Gov. Abbott announces widespread public closures

Texas Gov. Greg Abbott and top officials announced new state policies to combat the coronavirus at the governor's office press conference room on Thursday, March 19, 2020, in Austin, Texas. (Ricardo B. Brazziell/Austin American-Statesman via AP)

By Meredith Pratt | Staff Writer

Texas Gov. Greg Abbott hosted a televised town hall meeting to update Texans on the COVID-19 outbreak Thursday night.

“We are dealing with a very real challenge,” Abbott said. “An invisible danger.”

Other officials present at the meeting included Texas Department of State Health Services Commissioner Dr. John Hellerstedt, Texas Division of Emergency Management Chief Nim Kidd, Texas Education Agency Commissioner Mike Morath and Medicaid Director at Texas HHSC Stephanie Muth.

The town hall consisted of Abbott answering questions from Twitter in order to communicate the latest information to Texas citizens. Abbott first addressed that he had tested negative for the virus, and that as of Thursday evening five Texans have died from the virus.

Many of the public’s questions pertained to childcare, as school has been temporarily cancelled statewide.

Abbott answered by saying that the state is “urging” childcare facilities to remain open while maintaining “heightened standards” of safety and sanitary measures, and that for working parents who cannot afford childcare “federally funded programs are being created as we speak.”

Another topic discussed was the state’s economy. While he said he could not fully address what will happen with the economy, Abbott said that small businesses can apply for extended loans beginning next Monday “at the latest.”

“This is going to be a tough economic time, but not just in Texas. You see it across not just the entire nation but across the entire world right now,” Abbott said.

Addressing healthcare concerns, Abbott said that in order to allow hospitals to bring in as many patients as possible, hotel rooms may be used in the future for those patients who need to remain in quarantine for two weeks after testing positive for COVID-19 but do not exhibit “extreme health-based issues.”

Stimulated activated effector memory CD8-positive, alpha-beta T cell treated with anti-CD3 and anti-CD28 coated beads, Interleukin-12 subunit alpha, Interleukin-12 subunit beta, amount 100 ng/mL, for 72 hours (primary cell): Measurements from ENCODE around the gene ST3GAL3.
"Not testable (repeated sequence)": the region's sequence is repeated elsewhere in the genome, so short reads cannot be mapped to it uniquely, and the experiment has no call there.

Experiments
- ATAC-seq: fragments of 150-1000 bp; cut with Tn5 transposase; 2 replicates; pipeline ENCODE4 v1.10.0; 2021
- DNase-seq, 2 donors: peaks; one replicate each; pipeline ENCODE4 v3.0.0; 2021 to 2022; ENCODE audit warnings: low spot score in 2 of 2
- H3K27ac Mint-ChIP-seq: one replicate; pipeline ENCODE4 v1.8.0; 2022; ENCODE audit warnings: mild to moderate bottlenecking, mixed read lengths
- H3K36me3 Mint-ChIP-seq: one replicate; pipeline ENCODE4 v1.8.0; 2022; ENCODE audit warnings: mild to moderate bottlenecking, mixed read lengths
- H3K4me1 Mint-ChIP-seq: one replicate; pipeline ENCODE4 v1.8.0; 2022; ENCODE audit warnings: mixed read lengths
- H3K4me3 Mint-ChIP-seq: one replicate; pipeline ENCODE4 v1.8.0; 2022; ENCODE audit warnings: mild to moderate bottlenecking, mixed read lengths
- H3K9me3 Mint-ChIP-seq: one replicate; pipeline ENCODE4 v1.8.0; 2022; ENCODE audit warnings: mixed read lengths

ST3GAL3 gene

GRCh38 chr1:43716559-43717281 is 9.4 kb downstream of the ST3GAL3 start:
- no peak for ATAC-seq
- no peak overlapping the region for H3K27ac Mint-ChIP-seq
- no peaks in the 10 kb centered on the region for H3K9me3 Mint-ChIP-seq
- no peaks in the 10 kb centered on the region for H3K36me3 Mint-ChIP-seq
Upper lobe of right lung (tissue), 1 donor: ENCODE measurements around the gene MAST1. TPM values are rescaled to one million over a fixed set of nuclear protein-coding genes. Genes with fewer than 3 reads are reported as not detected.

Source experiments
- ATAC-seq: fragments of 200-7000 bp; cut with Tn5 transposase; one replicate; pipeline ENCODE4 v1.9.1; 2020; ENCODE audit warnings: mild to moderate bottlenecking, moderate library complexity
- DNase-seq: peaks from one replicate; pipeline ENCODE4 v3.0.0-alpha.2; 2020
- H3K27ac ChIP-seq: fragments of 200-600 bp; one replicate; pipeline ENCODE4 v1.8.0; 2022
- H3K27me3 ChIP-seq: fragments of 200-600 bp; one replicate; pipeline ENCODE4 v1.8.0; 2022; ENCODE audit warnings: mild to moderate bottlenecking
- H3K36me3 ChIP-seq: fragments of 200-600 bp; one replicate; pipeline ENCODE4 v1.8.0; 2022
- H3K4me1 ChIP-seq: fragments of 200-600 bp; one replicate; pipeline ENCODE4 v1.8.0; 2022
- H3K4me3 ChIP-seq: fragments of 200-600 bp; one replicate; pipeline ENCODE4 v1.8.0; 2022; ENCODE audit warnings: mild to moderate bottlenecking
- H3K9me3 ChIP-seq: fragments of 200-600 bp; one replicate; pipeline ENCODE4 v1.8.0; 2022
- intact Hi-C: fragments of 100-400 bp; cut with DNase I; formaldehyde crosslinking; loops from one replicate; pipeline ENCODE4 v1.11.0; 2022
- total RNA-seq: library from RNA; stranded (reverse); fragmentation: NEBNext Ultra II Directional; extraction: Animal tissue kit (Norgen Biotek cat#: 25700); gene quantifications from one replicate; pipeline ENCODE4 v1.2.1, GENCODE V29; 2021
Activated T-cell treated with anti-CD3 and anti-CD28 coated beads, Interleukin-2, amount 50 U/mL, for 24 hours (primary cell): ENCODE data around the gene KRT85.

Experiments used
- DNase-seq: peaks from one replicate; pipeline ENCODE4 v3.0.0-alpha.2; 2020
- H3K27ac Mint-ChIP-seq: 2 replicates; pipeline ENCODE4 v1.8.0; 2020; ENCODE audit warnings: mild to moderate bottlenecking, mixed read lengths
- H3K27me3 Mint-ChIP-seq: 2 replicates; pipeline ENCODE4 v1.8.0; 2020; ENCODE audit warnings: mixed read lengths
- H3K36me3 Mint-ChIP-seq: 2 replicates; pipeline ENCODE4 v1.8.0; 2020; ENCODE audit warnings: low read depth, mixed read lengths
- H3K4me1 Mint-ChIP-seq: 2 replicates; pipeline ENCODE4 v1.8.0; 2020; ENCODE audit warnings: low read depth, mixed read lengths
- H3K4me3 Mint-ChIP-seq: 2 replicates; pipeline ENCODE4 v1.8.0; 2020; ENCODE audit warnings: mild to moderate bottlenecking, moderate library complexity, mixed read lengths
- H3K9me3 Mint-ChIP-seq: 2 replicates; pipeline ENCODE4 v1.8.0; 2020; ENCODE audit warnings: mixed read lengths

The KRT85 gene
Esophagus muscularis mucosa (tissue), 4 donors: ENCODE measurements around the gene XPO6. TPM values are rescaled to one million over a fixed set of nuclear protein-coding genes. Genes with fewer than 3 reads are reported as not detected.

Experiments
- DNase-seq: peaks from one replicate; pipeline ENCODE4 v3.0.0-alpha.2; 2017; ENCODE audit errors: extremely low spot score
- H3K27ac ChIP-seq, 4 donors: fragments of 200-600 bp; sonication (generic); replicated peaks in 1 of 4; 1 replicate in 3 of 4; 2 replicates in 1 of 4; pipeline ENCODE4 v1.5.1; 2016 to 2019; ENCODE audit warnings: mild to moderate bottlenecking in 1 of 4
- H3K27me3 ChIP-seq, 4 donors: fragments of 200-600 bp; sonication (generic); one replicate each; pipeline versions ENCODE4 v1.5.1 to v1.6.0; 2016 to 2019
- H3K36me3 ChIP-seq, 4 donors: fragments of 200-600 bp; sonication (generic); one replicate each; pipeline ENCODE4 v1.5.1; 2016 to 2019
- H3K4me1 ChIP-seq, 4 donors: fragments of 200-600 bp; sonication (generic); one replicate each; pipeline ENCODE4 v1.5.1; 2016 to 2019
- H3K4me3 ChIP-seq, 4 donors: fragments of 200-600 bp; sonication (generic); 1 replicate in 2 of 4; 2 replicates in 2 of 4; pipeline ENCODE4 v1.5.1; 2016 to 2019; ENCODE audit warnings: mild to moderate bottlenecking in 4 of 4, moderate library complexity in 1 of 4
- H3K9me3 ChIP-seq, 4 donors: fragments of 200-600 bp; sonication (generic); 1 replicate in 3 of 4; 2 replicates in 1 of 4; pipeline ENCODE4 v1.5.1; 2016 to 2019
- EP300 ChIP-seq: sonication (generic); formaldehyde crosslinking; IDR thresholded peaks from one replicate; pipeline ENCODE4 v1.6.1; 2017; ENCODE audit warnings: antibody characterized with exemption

Muth also gave input on this topic by encouraging citizens to reach out for help regarding their mental health, in addition to physical ailments.

“This is a very anxiety-producing time for some individuals, and mental health services are very important,” Muth said.

Abbott acknowledged his uncertainty about what measures will be needed next to protect Texans from COVID-19.

“We don’t know if this is going to last two weeks or last 10 months, and because we’re dealing with these uncertainties, I think we need to maintain flexibility in how we govern to ensure we will be able to take care of our fellow Texans,” Abbott said.

“These are unique times and they call for unique solutions,” Abbott said. “Together we will make it through.”

Abbott held a news conference at the capitol earlier Thursday afternoon and he issued an executive order closing schools, restaurants, bars and gyms statewide.

The order requires restaurants to only utilize takeout and delivery services and limits social gatherings to 10 people. It also requires visitation at nursing homes and retirement centers to be limited to healthcare workers only.

The restrictions begin Friday at midnight and will continue to be in effect through April 3, after which they will be reevaluated.

Following the order, House Democratic Caucus chairman and Texas state representative Chris Turner tweeted: “This is the correct course of action. All Texans need to follow these directives in order to slow the spread of #COVID19 and best protect the public health.”

While many public locations are now prohibited, Abbott said that “all critical infrastructure” will continue to be available. This includes grocery stores, banks and gas stations. Domestic travel will continue to be unrestricted.

Abbott’s decision came soon after states, such as New York, Colorado and others, made similar restrictions.

Before Thursday’s order, Abbott announced on Monday that STAAR testing is to be canceled for public schools. He made several announcements Wednesday, allowing May 2 elections to be postponed, permitting restaurants to deliver alcoholic beverages and closing driver’s license offices, as well as waiving expiration dates for driver’s licenses.

The public closures will continue to impact Texas’ economy and unemployment rates. To combat major downturns, Abbott waived certain policies in order to speed up the disbursement of unemployment benefits.

“No one responds to challenges better than Texas. So let’s muster our traditional Texas spirit and, together, defeat COVID-19,” Abbott said.